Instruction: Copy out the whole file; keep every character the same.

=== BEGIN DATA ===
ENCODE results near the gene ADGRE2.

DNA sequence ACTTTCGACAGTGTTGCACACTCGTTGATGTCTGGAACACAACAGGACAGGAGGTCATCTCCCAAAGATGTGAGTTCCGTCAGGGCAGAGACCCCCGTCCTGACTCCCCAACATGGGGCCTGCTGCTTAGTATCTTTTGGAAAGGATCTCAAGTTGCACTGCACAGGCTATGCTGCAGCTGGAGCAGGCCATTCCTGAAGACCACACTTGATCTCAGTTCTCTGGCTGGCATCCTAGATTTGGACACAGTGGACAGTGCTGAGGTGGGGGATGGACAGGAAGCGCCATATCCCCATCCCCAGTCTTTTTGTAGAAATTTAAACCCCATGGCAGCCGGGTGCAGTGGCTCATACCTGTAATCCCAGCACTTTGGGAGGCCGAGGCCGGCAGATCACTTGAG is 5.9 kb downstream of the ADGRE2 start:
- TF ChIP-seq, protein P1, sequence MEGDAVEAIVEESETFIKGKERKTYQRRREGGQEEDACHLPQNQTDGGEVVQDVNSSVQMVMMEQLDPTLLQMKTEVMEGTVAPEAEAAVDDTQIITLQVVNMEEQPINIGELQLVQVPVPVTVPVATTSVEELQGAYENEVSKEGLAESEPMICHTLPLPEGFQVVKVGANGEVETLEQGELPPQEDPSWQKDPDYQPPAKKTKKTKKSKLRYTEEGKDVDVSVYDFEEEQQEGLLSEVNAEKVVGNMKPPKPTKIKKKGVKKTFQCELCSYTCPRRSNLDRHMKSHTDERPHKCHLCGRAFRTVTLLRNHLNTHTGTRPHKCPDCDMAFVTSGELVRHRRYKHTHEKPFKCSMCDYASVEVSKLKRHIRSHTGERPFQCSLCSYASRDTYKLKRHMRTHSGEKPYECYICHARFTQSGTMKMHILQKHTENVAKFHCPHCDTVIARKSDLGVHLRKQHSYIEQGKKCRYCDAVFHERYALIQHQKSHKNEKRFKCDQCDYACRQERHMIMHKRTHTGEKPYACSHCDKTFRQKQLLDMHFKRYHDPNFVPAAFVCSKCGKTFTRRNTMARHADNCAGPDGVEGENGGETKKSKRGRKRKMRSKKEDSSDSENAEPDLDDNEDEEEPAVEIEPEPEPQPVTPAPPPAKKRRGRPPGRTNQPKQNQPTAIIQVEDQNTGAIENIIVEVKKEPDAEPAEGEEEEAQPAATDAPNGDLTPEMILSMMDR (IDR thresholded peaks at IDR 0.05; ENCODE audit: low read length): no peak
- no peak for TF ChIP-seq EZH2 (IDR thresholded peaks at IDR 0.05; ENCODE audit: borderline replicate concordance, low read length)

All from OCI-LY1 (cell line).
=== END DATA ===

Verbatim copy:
ENCODE results near the gene ADGRE2.

DNA sequence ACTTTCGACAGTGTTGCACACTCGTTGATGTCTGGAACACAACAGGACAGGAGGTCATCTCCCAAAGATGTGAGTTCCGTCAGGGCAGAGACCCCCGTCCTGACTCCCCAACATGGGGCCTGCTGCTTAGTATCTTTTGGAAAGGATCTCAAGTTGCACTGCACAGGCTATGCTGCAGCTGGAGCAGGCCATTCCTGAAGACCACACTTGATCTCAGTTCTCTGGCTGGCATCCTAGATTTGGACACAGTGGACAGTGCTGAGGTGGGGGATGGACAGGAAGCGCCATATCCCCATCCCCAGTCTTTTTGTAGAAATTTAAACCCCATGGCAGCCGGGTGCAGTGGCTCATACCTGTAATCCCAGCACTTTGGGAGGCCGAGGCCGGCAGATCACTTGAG is 5.9 kb downstream of the ADGRE2 start:
- TF ChIP-seq, protein P1, sequence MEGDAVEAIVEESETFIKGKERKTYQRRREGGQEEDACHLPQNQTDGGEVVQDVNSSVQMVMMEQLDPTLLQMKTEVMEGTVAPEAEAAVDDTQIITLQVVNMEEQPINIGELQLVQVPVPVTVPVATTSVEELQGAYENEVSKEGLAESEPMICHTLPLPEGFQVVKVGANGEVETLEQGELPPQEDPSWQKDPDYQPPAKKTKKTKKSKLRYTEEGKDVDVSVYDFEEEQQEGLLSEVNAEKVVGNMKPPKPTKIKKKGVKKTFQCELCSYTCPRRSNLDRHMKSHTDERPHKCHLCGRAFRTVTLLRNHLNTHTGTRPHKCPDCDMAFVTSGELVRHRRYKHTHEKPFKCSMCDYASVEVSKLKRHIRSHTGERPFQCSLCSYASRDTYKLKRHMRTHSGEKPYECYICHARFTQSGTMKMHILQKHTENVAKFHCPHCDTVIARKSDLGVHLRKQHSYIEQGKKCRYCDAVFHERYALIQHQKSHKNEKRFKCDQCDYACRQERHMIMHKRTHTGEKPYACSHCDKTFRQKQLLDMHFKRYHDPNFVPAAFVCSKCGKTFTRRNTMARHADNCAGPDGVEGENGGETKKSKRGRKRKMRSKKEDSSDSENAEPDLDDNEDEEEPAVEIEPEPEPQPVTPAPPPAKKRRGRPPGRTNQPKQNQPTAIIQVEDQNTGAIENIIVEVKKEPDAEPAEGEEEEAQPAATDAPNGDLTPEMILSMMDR (IDR thresholded peaks at IDR 0.05; ENCODE audit: low read length): no peak
- no peak for TF ChIP-seq EZH2 (IDR thresholded peaks at IDR 0.05; ENCODE audit: borderline replicate concordance, low read length)

All from OCI-LY1 (cell line).